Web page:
Although the finish on all user areas is good, there are some rough castings underneath.  The foundry really needs to invest in an angle grinder.  It wouldn’t have been hard to tidy up the casting a bit more underneath.

Toolless access to the belt drive.

Other than those points, there are some distinct advantages too!

Reversible. The other lathes can’t run backwards! (Correct me if I am wrong (update – the Carbatec does))
Excellent access to the belt drive – much better than either of the others.
Ability to add accessories, such as a grinder (for sharpening chisels during turning)

It may be a bit lighter (weight is a bonus for lathes), but not too much so, and it does make it more transportable.

I’ll revisit the accessories when they arrive, but the concept is very interesting!

When I have a chance to really put the lathe through its paces, I will feed those experiences back.  The initial testing didn’t reveal any issues.

So a very promising addition to the lineup, and at a rather cost-competitive price point!  You can afford to add a Nova G3 chuck and still be ahead.  Don’t forget, the 4 jaw self-centering chuck which is now the standard for wood turners was invented by Teknatool.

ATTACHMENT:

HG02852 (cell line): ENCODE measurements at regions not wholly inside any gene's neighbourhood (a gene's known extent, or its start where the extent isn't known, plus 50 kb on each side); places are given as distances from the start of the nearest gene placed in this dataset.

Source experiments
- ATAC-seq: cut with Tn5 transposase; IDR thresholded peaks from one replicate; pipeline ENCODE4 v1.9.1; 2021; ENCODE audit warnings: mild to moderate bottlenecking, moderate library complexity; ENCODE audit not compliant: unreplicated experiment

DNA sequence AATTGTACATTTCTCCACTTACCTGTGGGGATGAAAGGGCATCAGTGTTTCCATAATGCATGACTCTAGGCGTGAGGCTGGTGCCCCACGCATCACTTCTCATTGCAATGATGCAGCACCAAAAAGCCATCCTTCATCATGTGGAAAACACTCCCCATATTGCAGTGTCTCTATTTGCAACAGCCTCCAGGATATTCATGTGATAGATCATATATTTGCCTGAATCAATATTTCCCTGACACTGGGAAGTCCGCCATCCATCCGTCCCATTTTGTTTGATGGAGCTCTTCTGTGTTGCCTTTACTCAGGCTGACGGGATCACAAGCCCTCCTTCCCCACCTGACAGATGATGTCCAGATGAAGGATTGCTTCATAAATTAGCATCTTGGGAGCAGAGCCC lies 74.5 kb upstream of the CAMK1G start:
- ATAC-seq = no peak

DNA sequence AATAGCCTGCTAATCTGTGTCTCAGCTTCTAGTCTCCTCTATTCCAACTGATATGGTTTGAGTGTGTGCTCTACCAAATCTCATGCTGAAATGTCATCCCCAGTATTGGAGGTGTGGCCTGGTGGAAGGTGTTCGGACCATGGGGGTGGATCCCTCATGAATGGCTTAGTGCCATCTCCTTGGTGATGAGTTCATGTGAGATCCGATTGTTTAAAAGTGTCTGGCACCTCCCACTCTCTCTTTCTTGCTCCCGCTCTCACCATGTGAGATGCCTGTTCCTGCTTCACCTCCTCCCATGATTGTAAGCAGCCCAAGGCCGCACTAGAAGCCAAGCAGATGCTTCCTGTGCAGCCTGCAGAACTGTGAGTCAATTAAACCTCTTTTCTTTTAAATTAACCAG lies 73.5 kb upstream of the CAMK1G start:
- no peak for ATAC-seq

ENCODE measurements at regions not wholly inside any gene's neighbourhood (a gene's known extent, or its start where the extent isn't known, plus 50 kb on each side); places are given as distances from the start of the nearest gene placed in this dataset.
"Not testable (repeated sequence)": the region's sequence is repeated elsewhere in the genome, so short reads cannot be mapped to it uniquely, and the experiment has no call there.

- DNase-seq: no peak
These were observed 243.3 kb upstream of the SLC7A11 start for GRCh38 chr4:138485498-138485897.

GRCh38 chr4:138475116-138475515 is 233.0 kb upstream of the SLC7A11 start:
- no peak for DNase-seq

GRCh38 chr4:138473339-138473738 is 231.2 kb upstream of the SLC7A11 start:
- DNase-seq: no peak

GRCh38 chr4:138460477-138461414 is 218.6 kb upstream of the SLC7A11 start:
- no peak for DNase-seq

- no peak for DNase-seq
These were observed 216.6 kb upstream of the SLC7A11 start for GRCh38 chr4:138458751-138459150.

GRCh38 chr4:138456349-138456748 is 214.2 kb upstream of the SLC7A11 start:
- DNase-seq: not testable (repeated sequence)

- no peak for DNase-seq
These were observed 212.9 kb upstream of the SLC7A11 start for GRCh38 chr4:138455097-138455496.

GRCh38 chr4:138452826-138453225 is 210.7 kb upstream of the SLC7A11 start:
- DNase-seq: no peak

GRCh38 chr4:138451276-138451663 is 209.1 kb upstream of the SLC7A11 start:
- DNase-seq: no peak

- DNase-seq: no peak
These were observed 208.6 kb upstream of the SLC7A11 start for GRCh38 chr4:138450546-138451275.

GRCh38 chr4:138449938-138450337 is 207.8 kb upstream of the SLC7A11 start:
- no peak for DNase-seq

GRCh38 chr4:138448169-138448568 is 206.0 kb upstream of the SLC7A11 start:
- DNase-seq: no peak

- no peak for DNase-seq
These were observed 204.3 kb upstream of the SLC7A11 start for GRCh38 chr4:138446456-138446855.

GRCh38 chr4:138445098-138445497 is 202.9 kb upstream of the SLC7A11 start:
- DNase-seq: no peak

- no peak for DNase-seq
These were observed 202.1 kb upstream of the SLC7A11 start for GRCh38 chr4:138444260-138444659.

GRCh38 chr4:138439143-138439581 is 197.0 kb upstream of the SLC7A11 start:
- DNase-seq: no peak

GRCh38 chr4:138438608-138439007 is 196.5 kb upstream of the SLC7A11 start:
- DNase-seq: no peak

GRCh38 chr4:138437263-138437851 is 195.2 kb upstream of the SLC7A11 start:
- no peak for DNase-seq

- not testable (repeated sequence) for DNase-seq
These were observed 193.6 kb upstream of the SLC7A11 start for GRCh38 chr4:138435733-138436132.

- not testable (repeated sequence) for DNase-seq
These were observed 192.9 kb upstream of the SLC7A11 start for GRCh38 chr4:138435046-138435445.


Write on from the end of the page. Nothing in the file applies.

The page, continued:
New, new tools

There are always new tools in the marketplace, vying for your hard-earned. However, so many of them are just a re-visualisation of an existing tool – a new type of spanner, a new power screwdriver, a new drill rather than a brand new invention.

Not that I am knocking new releases of previous inventions – given I have just ordered the brand new Festool CXS drill, I am hardly going to say that new versions of previously existing tools is a bad idea! But that is a story for another day (when the drill arrives from Ideal Tools – tomorrow hopefully!)

However, at the Brisbane Wood Show this year, Arbortech revealed their newest invention: the TURBOPlane.

TURBOPlane

This is very cool on a number of levels.

– A wood show being used to release a brand new product

– A brand new, Australian product

– And a cool tool in itself.